And third, we must never lose sight of the deepening threat of climate change. Climate change could erase decades of progress in poverty reduction. The poor are the first and the most severely hurt by its effects -- but all nations’ economies suffer as well. If we don’t confront climate change, we won’t end extreme poverty, and we’ll leave an awful legacy for our own children and grandchildren in the process.

We have an historic opportunity. We can end extreme poverty in our lifetimes if we promote economic growth that includes everyone, invest in people, and protect opportunities for future generations by fighting climate change. At the same time, by creating conditions for strong and sustainable growth, developing countries’ economies will continue to help fuel the global economy. This isn’t a zero-sum game. Working together, we can build a more prosperous, sustainable and just world.

This post first appeared in LinkedIn Influencers

Join the Conversation

April 05, 2014

Africa needs infrastructure, good governance
+rule of law, direct investment, clear land tenure system and environment
for entrepreneurship

Zar Khan SAREN
March 29, 2014


hog rider
May 23, 2019

Yeah nice information

March 30, 2014

Good points Mr. Yim! There cannot be real global progress when others are left behind struggling..Help your brother up!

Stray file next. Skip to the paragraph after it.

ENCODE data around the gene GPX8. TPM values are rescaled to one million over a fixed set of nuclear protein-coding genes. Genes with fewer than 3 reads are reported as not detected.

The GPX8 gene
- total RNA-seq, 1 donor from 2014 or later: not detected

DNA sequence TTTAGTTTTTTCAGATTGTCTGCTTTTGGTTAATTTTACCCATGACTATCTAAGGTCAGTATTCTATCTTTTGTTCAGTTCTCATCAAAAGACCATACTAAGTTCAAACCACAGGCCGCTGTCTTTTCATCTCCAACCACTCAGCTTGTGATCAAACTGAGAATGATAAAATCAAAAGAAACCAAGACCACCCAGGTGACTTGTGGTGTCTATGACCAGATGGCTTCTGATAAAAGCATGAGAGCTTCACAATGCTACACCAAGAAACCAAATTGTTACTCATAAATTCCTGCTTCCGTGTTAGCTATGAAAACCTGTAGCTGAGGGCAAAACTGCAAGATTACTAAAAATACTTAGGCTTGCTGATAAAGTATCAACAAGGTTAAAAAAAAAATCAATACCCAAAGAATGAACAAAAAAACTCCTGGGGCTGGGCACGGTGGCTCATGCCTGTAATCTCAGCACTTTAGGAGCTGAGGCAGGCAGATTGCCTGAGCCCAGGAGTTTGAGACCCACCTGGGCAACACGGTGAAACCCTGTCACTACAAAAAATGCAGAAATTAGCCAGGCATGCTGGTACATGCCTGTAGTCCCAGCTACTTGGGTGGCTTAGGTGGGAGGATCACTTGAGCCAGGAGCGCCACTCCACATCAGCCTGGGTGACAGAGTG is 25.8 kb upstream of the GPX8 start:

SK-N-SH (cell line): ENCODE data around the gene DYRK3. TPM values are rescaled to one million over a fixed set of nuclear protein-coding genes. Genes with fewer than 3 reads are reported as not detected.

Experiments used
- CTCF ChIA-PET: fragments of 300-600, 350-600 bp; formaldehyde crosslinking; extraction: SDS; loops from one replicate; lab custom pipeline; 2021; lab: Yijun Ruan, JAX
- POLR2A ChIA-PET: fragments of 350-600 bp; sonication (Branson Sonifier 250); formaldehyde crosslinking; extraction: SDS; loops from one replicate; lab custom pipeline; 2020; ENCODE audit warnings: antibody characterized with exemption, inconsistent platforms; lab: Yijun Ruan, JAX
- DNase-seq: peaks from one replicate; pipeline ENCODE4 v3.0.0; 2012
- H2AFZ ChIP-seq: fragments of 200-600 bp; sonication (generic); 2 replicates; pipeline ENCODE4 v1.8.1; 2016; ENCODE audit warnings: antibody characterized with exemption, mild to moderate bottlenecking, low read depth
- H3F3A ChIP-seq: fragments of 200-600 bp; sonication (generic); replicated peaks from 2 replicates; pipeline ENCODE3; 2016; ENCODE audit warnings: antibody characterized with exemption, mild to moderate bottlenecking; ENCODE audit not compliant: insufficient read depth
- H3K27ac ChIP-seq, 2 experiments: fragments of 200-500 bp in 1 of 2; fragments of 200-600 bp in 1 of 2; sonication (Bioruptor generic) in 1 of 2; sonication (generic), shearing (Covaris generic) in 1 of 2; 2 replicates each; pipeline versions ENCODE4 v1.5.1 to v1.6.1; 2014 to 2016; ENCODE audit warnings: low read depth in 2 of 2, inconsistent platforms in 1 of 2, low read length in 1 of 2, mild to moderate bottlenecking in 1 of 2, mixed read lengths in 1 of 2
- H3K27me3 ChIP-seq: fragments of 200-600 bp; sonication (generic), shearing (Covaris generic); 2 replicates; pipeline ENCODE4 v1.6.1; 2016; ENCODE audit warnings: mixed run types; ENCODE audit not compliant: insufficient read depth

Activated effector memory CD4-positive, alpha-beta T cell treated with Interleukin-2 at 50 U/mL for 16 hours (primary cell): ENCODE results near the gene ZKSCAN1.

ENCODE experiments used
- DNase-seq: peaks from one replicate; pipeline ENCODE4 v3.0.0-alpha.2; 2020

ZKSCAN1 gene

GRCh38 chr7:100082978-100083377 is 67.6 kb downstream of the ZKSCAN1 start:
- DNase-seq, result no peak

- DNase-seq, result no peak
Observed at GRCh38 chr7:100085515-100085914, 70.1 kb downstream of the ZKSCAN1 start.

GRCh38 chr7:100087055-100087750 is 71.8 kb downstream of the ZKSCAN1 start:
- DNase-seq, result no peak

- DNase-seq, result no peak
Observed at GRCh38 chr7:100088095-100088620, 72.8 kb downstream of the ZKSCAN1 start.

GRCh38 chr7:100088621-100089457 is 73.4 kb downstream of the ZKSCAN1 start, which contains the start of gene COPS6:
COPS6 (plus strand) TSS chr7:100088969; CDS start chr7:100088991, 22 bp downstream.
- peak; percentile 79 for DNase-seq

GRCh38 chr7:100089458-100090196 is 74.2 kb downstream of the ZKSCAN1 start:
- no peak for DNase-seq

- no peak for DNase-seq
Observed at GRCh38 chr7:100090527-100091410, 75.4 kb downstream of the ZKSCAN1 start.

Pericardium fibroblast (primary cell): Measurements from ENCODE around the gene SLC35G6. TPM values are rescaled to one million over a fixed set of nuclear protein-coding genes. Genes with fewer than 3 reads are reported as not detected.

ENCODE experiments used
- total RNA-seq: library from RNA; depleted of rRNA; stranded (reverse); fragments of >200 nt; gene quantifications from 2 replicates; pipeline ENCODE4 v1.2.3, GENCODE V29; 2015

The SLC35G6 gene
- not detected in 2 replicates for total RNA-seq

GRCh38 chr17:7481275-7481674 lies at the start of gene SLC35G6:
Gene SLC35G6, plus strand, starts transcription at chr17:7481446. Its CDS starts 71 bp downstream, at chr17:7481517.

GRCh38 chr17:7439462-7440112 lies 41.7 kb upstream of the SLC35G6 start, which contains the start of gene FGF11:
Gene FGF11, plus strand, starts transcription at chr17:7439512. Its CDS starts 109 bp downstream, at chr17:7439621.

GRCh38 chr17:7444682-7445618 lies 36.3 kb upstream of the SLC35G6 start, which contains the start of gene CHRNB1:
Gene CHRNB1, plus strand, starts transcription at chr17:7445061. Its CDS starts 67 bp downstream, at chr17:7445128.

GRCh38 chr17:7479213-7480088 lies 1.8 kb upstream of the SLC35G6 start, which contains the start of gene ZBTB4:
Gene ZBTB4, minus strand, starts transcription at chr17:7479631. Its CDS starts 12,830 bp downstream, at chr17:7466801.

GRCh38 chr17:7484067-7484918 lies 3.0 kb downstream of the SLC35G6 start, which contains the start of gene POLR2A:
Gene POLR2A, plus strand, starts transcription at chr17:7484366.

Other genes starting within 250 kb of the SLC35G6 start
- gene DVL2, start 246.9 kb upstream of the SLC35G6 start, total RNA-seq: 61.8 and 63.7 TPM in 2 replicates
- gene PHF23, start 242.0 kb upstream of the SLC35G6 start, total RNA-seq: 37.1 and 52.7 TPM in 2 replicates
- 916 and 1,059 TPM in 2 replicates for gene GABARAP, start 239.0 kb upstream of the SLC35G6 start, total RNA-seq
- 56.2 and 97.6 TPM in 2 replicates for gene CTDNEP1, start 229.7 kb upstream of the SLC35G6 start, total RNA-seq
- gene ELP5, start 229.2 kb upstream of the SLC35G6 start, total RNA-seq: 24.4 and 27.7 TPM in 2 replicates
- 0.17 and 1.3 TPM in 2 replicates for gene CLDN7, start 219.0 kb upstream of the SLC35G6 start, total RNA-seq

March 30, 2014

When we will see the currency reset happen? Its millions of people waiting for this to happen so we be ot of the hole this Global economi pt us in.

Patricia Ravasio
March 31, 2014

Thank you for your work on climate change. I'm concerned though that you so seldom actually mention the fossil fuel industry. This rogue cabal of profit mongrels is taking down the planet while we look the other way, scurrying about to mitigate their damage. Who is going to take them on, if not you? How of we of this? This part of the conversation must be held!

April 02, 2014

Mr Kim:
Thank you for your writing. I must say we need an specific suggestion for this:
A good strategy both economically and politically to include all in development, in what kind of development? What idea or concept of development? Eagerness to earn more (to accumulate) has led companies to keep salaries low and governments to steal...They don't search for a proper strategy.

Menghestab Haile
January 07, 2016

Mr Km,
The challenge is how to make this practical. For example almost all the World Bank projects exclude local SMEs by simply putting tequirements that local companies can not meet. I am speaking from personal experience. The challenge is we need to create a mechanism that facilitate local ownership and learning. When we talk about the private sector we often think of those in developed countries. It really would be great if we could focus on how to empower the locals to address their issues while also making money

March 18, 2016


January 10, 2018

by doing so you create jobs and people stay and develop

September 26, 2019

Help the poor boys and girls in my country to get education?